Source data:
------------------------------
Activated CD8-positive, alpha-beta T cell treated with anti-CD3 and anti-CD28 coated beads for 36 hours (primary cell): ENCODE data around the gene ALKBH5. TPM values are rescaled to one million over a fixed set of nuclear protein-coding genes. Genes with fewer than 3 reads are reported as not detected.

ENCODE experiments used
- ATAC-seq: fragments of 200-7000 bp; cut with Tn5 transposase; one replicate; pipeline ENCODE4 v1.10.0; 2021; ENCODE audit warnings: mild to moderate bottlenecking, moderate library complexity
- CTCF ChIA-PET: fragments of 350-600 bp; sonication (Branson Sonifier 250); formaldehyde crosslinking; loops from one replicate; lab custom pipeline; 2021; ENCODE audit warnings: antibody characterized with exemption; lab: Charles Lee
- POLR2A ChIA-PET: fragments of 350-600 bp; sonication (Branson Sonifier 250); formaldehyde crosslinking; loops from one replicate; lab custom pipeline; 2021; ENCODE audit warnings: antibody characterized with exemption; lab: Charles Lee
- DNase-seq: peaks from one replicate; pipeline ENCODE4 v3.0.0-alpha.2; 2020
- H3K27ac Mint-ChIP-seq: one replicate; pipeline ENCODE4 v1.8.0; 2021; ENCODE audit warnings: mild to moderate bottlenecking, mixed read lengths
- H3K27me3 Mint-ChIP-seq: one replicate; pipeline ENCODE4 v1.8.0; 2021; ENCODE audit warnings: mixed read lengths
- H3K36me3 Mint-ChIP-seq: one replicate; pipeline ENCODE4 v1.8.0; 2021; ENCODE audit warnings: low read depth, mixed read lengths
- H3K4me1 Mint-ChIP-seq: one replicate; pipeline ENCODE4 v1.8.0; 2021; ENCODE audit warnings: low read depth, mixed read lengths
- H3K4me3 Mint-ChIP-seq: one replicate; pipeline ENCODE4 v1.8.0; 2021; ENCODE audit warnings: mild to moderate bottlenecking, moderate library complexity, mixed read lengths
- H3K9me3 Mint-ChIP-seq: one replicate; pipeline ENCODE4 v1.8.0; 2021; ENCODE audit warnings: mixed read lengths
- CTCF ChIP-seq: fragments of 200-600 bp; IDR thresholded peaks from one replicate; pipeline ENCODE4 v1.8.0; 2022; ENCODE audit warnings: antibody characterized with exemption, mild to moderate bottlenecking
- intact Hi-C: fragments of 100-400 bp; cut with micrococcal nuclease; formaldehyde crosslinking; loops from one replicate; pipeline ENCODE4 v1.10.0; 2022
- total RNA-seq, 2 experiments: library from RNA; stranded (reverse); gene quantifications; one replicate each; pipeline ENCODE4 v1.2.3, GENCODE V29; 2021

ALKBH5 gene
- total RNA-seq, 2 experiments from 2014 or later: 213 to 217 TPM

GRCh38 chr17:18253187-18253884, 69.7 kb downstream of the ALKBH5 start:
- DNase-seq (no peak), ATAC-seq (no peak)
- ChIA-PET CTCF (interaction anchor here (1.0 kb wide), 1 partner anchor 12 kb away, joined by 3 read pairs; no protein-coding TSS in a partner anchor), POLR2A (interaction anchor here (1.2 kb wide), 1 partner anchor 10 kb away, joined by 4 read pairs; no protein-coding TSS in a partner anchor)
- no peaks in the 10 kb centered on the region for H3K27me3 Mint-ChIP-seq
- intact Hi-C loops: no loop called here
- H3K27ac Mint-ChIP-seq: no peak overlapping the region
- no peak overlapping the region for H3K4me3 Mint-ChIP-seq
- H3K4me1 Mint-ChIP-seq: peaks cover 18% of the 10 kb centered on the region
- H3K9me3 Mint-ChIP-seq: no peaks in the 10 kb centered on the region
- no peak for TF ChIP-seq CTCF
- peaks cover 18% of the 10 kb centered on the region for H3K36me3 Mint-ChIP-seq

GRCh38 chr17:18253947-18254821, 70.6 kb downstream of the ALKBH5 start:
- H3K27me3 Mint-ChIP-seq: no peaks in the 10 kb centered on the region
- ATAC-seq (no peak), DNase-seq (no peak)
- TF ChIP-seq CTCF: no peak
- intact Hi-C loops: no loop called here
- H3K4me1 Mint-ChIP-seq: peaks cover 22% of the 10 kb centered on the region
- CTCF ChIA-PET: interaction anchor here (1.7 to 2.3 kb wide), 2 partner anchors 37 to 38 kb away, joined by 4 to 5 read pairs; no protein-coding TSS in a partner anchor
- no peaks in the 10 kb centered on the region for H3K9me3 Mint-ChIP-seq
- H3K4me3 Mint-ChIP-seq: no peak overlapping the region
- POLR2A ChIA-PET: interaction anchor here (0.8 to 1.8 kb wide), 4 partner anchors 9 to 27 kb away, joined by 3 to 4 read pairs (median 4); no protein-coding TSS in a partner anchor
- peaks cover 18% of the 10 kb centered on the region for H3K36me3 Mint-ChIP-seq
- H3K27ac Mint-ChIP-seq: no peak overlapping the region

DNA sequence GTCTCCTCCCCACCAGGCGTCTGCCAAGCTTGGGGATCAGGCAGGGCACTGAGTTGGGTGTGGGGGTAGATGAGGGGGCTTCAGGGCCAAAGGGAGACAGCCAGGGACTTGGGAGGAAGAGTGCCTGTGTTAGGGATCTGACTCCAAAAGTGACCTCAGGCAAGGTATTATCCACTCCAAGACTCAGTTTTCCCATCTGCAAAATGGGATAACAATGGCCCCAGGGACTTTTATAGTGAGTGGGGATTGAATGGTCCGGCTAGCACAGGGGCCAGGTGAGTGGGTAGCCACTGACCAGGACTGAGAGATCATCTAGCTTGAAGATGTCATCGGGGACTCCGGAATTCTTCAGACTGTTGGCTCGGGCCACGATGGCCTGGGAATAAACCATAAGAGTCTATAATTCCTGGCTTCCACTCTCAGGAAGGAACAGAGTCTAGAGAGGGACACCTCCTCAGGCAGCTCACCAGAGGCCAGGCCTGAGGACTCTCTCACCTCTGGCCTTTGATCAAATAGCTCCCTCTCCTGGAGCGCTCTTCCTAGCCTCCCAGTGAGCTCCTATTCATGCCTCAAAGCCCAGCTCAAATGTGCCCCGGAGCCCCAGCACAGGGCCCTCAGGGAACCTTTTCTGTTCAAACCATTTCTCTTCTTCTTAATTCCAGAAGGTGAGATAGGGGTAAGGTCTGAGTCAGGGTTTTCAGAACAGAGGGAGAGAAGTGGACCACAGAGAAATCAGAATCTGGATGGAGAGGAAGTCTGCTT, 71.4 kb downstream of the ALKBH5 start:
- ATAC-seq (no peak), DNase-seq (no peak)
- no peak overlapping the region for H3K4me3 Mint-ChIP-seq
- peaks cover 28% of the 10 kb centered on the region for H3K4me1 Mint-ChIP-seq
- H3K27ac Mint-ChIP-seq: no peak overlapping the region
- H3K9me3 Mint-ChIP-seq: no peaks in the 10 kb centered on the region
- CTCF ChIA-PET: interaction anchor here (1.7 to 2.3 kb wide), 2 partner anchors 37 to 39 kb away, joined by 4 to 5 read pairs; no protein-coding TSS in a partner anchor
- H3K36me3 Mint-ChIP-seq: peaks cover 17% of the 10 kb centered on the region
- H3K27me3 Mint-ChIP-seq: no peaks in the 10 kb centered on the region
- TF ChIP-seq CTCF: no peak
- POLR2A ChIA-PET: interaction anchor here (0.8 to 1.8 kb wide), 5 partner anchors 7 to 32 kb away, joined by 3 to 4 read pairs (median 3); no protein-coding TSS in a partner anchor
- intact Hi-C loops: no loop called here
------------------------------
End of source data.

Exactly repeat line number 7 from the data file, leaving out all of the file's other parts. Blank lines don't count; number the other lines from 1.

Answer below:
- H3K27ac Mint-ChIP-seq: one replicate; pipeline ENCODE4 v1.8.0; 2021; ENCODE audit warnings: mild to moderate bottlenecking, mixed read lengths